DEMOCRATIC SECOND-GUESSING The anger of Democrats at Davis is real — so real that he would get no grace period with them should he somehow survive. They are furious with him for having underestimated voter dismay at the state of the local economy; at the severity of the energy crisis; at the potency of the recall movement. And if Arnold wins, the bloodletting will be ugly. “If we lose, there will be three reasons,” one prominent Democratic contributor told me here. “Davis, Davis and Davis.” Beyond that, and even before the votes were cast, Democrats were expressing their anger at Davis and his allies (notably Sen. Diane Feinstein and San Francisco Mayor Willie Brown). In their view, they should have engineered another, stronger, Democratic alternative on the ballot to Davis and Bustamante. Their view (and it may be wishful thinking) is that someone like Feinstein could have saved the day.

NATIONAL REPUBLICAN DIVISION The big parlor game here before Election Day was arguing about whether George Bush’s GOP would welcome a victorious Arnold into the heart of the party. The quick-response answer is yes: The Republicans haven’t controlled (if that’s the word) the governorship of the largest state since 1998. But depending on what Arnold has to say — in detail — about his past, the Bible Belt conservatives who form the heart of the modern GOP might balk at embracing the Terminator at the New York convention.


A Schwarzenegger win would seem to be a blessing to the GOP, and to Bush. If nothing else, it would spread the Democratic defense in the Electoral College, forcing them next year to spend time and money defending a state — California — that they have come to take for granted in recent presidential elections.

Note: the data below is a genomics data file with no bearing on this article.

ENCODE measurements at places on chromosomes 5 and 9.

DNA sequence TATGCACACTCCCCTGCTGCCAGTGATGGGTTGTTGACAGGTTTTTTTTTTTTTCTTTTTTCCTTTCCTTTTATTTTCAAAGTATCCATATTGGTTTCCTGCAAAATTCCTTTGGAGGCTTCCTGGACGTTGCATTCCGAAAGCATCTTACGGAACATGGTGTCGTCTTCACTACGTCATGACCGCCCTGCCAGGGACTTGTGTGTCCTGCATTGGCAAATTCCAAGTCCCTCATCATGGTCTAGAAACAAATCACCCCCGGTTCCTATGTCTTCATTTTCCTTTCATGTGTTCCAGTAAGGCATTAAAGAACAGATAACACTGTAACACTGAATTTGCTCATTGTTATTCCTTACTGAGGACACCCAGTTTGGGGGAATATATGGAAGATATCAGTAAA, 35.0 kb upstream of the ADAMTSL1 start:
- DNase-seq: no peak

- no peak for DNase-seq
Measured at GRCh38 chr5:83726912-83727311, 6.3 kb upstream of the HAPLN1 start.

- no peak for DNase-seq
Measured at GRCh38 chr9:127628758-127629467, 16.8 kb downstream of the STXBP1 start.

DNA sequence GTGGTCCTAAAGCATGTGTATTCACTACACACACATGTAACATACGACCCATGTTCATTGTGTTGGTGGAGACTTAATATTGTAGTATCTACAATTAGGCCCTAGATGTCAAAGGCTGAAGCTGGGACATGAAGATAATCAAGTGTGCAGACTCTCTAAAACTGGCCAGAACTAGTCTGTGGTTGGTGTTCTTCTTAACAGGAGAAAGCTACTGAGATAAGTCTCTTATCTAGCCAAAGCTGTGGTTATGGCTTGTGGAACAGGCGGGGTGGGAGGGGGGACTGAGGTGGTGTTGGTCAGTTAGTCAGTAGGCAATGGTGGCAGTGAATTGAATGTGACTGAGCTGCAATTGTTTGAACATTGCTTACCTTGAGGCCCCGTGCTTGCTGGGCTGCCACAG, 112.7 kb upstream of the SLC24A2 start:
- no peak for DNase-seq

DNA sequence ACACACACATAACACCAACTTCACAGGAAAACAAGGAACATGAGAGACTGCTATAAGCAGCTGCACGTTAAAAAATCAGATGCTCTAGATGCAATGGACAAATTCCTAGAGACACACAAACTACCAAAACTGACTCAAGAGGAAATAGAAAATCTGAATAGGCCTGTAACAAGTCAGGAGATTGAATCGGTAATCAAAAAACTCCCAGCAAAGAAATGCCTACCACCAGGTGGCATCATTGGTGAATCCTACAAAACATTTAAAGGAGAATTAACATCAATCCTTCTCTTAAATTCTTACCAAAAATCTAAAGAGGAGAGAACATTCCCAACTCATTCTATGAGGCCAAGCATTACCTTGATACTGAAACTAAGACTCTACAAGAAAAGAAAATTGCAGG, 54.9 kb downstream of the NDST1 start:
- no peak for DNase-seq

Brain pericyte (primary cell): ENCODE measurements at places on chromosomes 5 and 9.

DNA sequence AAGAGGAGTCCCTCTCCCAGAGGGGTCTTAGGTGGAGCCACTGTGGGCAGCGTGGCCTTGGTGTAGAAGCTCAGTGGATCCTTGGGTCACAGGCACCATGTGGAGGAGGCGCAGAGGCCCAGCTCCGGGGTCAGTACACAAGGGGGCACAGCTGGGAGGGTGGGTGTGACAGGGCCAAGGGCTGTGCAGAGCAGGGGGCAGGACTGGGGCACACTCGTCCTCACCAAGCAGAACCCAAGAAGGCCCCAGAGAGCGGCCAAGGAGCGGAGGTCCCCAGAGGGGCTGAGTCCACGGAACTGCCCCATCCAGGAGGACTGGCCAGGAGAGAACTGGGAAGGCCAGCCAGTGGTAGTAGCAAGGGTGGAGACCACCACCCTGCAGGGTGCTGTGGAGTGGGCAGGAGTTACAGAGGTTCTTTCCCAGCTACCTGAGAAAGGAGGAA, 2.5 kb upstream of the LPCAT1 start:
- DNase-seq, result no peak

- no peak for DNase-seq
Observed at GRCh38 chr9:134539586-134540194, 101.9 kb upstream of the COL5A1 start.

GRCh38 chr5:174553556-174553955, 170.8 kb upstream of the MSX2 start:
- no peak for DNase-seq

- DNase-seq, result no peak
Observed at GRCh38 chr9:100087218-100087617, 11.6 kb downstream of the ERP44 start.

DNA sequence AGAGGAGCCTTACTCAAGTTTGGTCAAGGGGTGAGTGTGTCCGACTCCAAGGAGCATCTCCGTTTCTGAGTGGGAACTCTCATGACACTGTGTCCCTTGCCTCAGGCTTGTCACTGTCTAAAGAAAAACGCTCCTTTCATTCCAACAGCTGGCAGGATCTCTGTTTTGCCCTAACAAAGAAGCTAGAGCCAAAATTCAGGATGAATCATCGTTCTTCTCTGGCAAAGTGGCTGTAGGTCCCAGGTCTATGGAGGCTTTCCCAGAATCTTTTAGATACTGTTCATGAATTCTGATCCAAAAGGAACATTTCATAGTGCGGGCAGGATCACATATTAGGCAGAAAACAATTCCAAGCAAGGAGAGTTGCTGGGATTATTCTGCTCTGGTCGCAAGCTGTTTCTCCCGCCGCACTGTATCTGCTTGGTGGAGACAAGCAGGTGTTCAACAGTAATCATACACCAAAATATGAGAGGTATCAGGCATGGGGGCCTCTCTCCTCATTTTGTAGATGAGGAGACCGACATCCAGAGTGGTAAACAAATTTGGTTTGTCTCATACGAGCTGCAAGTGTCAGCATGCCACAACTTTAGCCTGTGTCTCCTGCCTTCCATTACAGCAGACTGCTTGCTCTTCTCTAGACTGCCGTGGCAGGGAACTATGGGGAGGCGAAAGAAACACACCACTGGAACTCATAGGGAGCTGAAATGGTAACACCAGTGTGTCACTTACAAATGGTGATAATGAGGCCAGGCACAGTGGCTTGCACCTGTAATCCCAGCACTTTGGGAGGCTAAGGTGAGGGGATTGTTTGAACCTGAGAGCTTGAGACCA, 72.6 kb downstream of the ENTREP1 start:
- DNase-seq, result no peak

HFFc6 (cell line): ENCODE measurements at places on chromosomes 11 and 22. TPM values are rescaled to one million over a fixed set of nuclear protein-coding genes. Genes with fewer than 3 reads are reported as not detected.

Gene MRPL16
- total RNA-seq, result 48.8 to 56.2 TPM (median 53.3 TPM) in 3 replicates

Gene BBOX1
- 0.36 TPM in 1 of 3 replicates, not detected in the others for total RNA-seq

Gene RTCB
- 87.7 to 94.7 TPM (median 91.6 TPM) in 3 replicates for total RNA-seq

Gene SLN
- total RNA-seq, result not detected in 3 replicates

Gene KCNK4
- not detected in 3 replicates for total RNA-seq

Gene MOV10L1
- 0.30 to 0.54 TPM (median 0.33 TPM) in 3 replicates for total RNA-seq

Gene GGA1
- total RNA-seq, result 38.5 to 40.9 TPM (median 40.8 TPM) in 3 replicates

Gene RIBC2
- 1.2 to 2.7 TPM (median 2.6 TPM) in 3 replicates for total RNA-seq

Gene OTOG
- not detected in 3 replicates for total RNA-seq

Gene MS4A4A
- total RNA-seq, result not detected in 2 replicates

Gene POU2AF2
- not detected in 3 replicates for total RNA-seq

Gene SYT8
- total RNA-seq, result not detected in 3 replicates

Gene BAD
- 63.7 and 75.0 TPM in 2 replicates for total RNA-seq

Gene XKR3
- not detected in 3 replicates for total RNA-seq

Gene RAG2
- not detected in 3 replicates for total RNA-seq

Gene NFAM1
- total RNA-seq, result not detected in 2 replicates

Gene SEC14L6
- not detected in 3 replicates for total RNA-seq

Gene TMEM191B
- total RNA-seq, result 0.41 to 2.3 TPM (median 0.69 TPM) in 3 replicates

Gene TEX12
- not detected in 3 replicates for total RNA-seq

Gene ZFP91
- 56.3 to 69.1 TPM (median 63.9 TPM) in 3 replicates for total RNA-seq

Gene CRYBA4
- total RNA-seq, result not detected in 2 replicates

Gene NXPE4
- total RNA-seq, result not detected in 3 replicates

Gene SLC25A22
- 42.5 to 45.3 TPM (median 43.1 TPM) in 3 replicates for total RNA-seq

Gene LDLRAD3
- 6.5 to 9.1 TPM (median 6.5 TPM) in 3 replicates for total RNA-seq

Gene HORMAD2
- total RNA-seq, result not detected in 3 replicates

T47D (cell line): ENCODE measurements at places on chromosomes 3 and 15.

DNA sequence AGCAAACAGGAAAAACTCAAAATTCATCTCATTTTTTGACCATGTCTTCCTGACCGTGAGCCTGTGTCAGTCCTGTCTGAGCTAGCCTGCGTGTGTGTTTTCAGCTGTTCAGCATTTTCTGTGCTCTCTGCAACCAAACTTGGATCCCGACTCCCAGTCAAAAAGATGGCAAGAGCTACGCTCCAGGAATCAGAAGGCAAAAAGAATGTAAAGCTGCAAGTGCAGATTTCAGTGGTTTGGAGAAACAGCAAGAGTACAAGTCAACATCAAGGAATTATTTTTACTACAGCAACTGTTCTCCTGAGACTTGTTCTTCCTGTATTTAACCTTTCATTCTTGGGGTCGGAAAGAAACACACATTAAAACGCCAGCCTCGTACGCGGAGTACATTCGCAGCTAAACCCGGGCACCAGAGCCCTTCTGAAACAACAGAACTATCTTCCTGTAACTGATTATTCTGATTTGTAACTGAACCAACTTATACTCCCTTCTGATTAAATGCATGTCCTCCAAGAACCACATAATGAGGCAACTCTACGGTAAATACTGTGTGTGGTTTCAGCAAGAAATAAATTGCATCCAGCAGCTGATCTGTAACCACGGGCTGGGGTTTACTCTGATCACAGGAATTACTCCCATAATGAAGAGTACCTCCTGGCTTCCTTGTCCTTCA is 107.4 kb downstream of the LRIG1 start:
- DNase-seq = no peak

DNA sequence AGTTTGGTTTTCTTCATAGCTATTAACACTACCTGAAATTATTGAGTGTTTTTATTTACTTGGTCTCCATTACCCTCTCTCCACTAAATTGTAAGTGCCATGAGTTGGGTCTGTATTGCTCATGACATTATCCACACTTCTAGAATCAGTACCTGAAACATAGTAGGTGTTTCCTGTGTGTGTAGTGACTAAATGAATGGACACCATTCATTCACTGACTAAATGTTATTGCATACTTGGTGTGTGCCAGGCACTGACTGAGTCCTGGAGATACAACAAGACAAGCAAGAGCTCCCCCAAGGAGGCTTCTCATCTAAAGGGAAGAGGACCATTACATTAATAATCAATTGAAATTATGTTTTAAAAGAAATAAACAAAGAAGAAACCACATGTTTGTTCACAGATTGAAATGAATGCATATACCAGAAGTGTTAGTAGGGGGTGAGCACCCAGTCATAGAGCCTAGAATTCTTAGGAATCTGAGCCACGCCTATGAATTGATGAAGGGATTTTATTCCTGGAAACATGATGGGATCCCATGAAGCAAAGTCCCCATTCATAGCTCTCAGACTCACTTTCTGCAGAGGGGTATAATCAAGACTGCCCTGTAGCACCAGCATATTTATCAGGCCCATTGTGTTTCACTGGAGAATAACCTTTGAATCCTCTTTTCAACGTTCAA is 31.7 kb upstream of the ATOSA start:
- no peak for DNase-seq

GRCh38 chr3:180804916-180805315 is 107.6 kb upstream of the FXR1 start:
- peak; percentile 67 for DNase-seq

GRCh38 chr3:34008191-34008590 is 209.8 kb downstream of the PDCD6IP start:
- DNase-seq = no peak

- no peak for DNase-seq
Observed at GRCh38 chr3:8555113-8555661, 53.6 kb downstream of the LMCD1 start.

But in an odd but important way, an Arnold victory could be an ominous message for President Bush. There is a straight line of voter protest running from Ross Perot through John McCain and on to the Internet-based campaigns of Wesley Clark and even Howard Dean. To some extent, all were or are powered by a sense of voter alienation from the centers of authority in government politics — whether those center are in Sacramento or Washington, D.C. The bigger and more remote the government, the more ignored and misunderstood the voters feel.

Davis was under assault because he seemed oblivious to the concerns of Californians. Given his poll ratings on the economy and, now Iraq, Bush runs the increasing risk of being viewed by the American people as just another deaf politico. Until recently, the president’s greatest asset was the sense that he was a decent guy, with good values, who wanted to do the right thing. But the questions that have been raised about the rationale for going to war in Iraq have had a corrosive effect on the sense of trust he evoked in most voters.

I know Bush (and Davis). Bush is no Davis. He is as personable as Davis is colorless. But the same rule applies: If voters think you aren’t listening to them, they have a way of getting your attention at the next available election.

Howard Fineman is Newsweek’s chief political correspondent and an NBC News analyst. He will join MSNBC’s Chris Matthews on “Hardball” to cover Tuesday’s election from California.